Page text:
Warm Up With Wood
As autumn approaches most of us will have reluctantly turned the central heating back on in the evenings. It’s not just the memory of a warm summer that’s vanishing into thin air – our hard-earned cash seems to vaporise too once the heating goes back on! In the Highlands, many homeowners buy heating oil if mains gas isn’t available and that seems to get costlier with each passing year. A wood burning stove offers a cheaper, greener alternative to oil or gas heating–but choosing the right one for your home should consider more than just how it looks. In this blog we’ll take a look at the main features to consider before making a purchase!
How do you like the heat?
Wood-burning stoves come in two types. Radiant models supply heat through the glass and stove body to warm the immediate surrounding area, which makes them attractive for use in smaller rooms or for additional heat. Convection models, on the other hand, heat the whole room. Cool air is drawn into a convection chamber, then warmed as it rises before flowing out. These models can be suitable for bigger spaces where the warm air can circulate.
All stoves are constructed from steel which heats up quickly, releases plenty of heat and cools quickly once the fire has gone out. A select range of radiant stoves can be clad with soapstone or indian night stone which provides a beautiful look and functions as a heat storage module. The stone has the ability to collect the heat energy and release it slowly for up to 13 hours after the last stoking.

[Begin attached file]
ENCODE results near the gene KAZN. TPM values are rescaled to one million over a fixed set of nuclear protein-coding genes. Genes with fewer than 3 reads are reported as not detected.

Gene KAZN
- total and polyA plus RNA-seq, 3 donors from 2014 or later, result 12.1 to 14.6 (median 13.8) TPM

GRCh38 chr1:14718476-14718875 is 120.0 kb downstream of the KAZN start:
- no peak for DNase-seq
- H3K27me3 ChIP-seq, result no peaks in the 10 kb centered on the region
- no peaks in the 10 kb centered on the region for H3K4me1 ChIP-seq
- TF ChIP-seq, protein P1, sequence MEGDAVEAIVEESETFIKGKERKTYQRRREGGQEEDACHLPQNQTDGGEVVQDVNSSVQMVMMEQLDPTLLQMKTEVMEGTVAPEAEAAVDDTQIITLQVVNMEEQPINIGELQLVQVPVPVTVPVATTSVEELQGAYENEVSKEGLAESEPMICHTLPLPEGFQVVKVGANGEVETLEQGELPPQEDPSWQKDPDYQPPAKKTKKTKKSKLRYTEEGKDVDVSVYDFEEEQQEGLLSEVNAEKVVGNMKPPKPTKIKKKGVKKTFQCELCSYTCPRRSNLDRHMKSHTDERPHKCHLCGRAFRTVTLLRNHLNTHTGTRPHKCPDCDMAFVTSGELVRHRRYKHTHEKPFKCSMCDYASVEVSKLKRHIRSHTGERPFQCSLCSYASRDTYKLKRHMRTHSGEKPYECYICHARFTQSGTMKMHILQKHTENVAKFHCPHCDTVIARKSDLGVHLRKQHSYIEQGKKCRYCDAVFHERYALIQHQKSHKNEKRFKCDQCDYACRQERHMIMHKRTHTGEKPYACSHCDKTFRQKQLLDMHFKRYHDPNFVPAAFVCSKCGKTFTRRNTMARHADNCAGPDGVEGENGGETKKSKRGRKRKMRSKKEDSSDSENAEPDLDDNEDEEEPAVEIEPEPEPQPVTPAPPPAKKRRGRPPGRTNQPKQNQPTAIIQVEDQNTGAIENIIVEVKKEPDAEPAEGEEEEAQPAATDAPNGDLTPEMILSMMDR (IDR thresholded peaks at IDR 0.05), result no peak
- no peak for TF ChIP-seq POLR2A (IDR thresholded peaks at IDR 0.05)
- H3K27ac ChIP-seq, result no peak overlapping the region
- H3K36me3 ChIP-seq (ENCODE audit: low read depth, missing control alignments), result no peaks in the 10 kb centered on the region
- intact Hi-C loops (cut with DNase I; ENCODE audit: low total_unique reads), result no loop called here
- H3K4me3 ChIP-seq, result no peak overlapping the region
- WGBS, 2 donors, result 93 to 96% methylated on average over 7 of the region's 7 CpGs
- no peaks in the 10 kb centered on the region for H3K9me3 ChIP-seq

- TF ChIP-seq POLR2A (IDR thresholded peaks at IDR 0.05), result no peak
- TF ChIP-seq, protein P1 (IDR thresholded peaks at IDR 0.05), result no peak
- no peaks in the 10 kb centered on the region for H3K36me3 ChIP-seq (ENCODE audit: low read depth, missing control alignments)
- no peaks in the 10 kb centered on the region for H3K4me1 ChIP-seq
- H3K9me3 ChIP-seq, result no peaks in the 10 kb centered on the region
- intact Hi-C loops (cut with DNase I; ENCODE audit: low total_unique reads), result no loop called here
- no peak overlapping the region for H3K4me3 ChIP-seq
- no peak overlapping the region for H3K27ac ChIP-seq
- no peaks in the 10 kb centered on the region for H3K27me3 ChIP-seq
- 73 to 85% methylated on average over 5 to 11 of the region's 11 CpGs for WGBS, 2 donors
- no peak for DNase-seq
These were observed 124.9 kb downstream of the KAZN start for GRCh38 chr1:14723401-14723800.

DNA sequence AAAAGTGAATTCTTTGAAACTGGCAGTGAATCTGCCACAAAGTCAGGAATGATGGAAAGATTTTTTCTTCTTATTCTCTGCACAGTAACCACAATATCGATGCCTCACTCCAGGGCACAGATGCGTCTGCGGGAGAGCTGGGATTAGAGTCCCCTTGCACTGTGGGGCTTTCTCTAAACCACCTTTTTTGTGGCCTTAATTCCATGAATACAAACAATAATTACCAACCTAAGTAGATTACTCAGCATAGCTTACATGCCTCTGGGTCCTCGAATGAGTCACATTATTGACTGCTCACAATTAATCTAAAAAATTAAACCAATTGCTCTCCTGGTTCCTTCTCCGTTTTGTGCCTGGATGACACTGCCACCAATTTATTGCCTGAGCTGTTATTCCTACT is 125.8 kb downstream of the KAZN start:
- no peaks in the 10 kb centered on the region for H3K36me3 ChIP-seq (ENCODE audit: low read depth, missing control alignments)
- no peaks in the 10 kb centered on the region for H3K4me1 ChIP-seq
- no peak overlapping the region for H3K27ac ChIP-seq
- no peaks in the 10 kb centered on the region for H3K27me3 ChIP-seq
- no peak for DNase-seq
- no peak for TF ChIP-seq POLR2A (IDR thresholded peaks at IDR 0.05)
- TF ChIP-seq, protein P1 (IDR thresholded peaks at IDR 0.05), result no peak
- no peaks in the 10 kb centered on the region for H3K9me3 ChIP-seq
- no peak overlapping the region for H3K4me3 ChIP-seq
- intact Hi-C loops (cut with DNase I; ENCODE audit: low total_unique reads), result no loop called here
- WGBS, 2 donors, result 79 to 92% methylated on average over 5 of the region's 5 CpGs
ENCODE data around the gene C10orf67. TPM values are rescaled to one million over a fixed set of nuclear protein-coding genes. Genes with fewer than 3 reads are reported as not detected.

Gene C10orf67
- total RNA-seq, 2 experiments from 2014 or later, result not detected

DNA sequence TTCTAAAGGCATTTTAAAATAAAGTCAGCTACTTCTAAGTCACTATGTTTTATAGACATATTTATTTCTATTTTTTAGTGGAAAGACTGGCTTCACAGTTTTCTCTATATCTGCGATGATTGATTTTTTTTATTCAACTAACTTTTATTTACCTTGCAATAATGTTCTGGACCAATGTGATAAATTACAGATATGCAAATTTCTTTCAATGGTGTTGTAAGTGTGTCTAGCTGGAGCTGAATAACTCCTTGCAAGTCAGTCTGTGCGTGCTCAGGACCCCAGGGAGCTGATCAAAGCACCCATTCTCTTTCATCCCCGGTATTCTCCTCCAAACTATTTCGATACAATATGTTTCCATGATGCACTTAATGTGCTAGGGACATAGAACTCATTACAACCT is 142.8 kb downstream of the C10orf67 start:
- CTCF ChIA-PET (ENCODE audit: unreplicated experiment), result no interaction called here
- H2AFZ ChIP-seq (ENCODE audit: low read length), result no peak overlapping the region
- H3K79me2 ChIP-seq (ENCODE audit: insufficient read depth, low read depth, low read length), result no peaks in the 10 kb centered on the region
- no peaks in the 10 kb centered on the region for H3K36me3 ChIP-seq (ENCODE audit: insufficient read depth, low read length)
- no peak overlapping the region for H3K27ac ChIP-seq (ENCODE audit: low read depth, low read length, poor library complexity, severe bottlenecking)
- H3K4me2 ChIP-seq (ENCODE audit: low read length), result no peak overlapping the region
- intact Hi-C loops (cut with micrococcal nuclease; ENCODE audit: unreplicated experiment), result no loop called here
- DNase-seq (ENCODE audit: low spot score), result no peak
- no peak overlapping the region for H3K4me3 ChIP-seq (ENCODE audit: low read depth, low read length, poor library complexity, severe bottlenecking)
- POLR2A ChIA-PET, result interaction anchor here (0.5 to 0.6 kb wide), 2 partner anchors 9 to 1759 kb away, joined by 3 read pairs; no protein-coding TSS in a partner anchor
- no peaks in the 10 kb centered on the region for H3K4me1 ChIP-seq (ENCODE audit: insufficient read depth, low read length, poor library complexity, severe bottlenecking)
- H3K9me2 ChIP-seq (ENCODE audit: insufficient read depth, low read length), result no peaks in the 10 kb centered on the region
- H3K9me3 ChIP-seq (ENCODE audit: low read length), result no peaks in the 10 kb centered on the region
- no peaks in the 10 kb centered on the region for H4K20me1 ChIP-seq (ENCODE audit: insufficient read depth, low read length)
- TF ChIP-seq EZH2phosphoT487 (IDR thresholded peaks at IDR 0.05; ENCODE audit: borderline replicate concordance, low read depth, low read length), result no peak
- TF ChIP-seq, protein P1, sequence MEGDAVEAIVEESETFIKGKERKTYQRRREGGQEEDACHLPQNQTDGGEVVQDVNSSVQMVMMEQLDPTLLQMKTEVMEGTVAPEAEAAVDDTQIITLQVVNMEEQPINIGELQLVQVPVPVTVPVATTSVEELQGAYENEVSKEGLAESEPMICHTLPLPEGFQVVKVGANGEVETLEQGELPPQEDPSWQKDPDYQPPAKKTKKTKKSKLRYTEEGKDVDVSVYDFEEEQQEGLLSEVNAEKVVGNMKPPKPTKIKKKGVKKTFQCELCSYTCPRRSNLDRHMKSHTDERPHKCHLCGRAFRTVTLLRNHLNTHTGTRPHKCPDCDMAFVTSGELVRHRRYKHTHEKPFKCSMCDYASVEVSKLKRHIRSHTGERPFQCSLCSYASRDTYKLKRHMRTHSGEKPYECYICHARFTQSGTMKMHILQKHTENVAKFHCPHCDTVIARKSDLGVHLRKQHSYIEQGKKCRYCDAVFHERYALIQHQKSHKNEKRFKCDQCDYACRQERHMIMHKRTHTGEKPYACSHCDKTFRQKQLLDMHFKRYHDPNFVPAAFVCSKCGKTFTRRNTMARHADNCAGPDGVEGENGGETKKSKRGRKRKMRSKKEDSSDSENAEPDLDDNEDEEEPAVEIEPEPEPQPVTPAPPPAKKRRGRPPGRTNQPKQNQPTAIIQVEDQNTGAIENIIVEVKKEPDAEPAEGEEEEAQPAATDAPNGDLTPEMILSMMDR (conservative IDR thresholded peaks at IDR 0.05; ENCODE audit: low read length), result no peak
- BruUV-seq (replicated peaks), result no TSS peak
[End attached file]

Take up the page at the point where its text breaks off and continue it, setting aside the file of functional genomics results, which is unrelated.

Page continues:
Some wood-burning stoves are also called multi-fuel stoves, which enables burning of other solid fuels including coal and smokeless fuel. Multi-fuel stoves have a riddling grate which allows ash to be riddled into a built-in ash-pan to create the optimum conditions for efficient combustion. A multi-fuel kit can be added to some wood-burning stove models to make them suitable for these solid fuels.
Finally, a high output boiler stove is one which is designed to supply hot water and central heating in your home, and as such, performs best with high calorie solid mineral fuels. The stove has an in-built water jacket which is connected to your hot water circuits. Some models can perform suitably when burning wood.
Where will a stove look best?
The choice of stove types and designs available now can be quite overwhelming. Look at the room in which you want to locate a stove and consider how you move around the space. If space is at a premium you might want to consider a cassette stove – one which is inset into a wall or false chimney breast with a concealed flue. With this approach there is often scope to create a bespoke space for log storage within the wall too.
Freestanding stoves can have a mount or legs or a base which often incorporates a small wood store. Many modern freestanding stoves are designed with a slightly elevated combustion chamber and a top mounted flue as a focal point. The traditional style stove is designed to fit within a fire surround and so tends to be smaller and more squat in appearance, with a rear mounted flue. Whichever style you choose, the Heating Equipment Testing and Approval Scheme (HETAS) recommends that a lined flue is fitted as part of the wood-burning stove installation process.